Of Course It’d Be ‘Green Book’
Of course it’d be Green Book. It had to be. Green Book was always going to win Best Picture. I’m sorry, but these are the facts. I can’t change them.
After it won at the Golden Globes, Green Book became a fast favorite to take a number of statues. Despite the controversy surrounding the film, it was the real frontrunner for Best Picture. Why? Green Book’s a prime example of “Oscar Bait”: catnip for Academy voters. It’s not bad, per se. It’s just so paint-by-numbers; it’s serviceable and it’s safe.
What about Roma, you ask? It looked like a heavyweight competitor even before the Golden Globes, and it stole the show at both the Directors Guild and the BAFTAs. Alfonso Cuarón deservedly took Best Director, which wasn’t a long shot in the slightest. However, it’s also a Netflix film, and many Academy members bristle at that (even Steven Spielberg’s not a fan). Roma might’ve been the strongest competition, but at the end of the day, it’s direct-to-streaming, black and white, in another language, and there’s no star power (not to disparage Yalitza Aparicio or the rest of the cast by any means). Also, while it screams “art,” the Academy prefers “important” movies. Green Book ticks a number of the boxes for voters; it’s a biopic with a White Savior who overcomes racism. Should Roma have won? Probably. Just don’t be surprised that it didn’t.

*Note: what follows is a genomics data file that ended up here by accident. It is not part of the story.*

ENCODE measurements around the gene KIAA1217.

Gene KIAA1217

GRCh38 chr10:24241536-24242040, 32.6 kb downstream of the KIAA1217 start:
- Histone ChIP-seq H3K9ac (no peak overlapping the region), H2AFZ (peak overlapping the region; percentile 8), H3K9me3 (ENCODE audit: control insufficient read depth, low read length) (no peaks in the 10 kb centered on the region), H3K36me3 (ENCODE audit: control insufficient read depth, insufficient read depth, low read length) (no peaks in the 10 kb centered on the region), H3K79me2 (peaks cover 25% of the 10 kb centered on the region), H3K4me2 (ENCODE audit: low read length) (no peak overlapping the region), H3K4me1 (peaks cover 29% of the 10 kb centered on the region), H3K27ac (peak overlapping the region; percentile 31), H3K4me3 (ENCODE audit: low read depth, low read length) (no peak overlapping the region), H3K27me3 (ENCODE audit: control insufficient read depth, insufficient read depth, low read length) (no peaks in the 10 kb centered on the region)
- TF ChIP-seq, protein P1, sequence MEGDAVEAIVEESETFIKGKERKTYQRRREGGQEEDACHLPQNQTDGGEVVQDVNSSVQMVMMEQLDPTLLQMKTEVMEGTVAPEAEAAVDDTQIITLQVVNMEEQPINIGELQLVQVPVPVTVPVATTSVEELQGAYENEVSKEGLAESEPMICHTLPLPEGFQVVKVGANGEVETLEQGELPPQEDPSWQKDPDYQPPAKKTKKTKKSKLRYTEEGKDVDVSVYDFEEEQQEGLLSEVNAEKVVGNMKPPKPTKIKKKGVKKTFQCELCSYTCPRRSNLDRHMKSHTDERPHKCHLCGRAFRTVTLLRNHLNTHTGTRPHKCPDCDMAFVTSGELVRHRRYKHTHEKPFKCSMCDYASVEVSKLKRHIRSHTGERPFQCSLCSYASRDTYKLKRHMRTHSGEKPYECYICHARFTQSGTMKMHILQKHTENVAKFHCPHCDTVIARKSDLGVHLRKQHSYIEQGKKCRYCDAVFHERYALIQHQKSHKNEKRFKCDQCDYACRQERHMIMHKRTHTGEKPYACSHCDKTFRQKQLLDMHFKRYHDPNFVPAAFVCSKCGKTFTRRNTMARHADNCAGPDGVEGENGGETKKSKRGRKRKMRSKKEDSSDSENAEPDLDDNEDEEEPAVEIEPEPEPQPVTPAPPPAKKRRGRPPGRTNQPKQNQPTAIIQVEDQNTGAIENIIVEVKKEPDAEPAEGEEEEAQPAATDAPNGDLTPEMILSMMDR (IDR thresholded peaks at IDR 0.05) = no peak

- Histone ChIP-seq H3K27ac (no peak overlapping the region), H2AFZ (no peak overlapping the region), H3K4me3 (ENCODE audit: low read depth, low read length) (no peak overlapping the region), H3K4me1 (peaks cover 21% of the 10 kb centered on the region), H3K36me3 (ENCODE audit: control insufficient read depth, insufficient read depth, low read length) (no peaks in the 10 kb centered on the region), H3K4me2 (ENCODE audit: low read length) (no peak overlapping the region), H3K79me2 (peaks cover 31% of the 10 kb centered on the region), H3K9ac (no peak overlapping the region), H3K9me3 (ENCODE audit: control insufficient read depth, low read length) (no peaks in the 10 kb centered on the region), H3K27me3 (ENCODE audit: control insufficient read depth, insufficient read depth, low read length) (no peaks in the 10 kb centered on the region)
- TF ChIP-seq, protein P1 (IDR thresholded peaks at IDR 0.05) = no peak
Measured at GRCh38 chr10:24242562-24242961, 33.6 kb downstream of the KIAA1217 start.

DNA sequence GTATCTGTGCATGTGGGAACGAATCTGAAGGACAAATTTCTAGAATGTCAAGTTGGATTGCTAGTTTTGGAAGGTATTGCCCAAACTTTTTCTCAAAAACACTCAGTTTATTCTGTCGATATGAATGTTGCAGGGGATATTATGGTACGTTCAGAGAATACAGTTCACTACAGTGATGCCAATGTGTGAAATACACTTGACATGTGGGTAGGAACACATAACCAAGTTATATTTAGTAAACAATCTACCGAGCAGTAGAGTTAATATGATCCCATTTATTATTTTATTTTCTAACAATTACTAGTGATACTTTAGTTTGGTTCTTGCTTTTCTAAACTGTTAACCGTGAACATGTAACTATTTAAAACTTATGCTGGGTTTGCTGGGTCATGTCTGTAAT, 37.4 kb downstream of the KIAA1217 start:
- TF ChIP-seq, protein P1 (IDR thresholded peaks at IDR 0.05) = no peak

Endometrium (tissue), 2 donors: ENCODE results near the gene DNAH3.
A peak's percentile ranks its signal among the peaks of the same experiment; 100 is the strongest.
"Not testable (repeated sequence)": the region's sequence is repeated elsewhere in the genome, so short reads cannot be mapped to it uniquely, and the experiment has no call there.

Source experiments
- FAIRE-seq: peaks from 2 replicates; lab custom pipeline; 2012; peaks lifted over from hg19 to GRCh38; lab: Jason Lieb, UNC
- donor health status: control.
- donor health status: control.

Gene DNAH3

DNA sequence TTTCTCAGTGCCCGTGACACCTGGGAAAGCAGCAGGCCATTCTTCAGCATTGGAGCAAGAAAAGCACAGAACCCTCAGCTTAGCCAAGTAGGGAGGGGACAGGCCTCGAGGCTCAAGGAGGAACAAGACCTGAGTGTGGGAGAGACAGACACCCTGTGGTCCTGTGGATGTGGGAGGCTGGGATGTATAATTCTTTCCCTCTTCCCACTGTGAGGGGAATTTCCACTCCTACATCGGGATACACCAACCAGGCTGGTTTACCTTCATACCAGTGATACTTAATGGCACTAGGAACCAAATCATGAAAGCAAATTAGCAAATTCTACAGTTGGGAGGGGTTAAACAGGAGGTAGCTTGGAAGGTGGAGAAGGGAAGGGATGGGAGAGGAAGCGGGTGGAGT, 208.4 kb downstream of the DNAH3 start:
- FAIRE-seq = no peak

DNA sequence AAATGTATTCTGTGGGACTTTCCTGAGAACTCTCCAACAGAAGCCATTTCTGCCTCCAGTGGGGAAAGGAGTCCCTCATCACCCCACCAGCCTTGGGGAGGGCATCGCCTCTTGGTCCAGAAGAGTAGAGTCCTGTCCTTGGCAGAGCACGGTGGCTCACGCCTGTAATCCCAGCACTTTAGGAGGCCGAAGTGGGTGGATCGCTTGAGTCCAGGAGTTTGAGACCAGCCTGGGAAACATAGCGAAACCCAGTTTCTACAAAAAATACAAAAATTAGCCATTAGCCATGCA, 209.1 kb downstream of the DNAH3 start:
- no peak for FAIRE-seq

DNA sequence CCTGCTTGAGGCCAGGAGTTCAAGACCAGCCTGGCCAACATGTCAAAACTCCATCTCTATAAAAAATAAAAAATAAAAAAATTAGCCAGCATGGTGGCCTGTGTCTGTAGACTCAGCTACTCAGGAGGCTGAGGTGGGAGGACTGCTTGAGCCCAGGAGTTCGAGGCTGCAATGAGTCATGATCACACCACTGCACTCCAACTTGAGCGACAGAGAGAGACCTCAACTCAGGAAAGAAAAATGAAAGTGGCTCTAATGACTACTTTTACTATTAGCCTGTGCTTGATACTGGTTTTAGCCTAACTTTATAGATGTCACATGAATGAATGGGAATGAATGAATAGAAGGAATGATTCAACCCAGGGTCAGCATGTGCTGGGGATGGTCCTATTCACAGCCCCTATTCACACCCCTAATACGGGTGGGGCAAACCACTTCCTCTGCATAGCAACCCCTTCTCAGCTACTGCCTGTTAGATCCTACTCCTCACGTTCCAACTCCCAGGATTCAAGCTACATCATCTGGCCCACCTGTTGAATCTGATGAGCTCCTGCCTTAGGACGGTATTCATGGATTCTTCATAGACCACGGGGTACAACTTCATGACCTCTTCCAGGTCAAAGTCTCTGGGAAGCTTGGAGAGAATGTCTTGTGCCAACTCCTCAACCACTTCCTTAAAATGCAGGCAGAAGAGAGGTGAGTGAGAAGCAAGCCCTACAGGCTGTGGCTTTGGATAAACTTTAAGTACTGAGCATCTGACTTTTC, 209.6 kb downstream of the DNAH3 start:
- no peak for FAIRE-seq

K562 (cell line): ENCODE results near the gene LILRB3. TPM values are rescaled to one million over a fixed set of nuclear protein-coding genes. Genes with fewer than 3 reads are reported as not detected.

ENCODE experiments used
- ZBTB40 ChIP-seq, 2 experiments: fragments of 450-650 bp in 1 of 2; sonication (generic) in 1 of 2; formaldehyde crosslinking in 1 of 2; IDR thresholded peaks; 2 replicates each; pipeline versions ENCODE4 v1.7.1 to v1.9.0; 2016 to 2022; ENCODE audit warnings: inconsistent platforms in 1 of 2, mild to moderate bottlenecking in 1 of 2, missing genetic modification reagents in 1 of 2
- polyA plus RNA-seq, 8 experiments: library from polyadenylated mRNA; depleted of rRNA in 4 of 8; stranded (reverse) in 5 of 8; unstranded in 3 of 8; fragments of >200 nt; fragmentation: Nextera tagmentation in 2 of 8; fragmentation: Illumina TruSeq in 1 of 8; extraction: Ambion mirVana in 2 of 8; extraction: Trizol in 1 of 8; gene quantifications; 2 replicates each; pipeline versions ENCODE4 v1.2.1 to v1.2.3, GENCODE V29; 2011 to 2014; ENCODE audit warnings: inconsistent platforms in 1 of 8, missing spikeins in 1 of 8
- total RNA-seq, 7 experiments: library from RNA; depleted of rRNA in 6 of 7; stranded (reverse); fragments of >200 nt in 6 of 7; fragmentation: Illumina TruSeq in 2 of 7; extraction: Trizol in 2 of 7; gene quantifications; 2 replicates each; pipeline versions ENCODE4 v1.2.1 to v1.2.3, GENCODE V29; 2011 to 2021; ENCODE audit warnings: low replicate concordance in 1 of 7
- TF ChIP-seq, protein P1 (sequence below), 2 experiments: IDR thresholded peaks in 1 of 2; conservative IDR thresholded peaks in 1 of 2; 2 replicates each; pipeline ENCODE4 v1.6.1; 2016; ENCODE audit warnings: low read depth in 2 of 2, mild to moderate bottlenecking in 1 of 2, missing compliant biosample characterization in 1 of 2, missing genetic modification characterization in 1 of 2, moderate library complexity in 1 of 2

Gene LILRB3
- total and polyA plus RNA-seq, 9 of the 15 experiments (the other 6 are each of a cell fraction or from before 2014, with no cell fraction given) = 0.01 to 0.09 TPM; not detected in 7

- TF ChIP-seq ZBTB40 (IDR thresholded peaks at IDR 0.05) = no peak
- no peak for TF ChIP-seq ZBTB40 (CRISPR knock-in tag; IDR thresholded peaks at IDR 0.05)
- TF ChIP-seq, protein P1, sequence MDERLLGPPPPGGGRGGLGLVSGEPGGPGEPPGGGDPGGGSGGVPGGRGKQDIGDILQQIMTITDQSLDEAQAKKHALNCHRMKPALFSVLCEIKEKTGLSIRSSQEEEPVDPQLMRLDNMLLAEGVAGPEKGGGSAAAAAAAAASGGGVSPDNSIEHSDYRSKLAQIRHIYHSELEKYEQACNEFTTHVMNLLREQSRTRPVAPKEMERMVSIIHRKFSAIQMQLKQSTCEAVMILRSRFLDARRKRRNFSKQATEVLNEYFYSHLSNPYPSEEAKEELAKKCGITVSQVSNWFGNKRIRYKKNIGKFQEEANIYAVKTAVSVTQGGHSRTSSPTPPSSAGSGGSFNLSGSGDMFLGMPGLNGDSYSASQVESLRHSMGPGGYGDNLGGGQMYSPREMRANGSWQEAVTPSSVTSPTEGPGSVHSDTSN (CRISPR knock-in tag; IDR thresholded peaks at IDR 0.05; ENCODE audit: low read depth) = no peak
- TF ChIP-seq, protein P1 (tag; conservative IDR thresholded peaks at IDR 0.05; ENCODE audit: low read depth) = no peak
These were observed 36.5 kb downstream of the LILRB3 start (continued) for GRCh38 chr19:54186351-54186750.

I also can’t help but notice that a Spike Lee film didn’t win Best Picture, but an automotive White Savior story did—just like in 1989. BlacKkKlansman‘s loss stung just as much as Green Book‘s victory. There was a definite vibe in the room when that envelope opened. Oscar-winner Jordan Peele, reportedly, didn’t clap, and he wasn’t alone. Spike Lee tried to storm out with his award in hand as the producers gave their speeches; he would later get six glasses of champagne deep: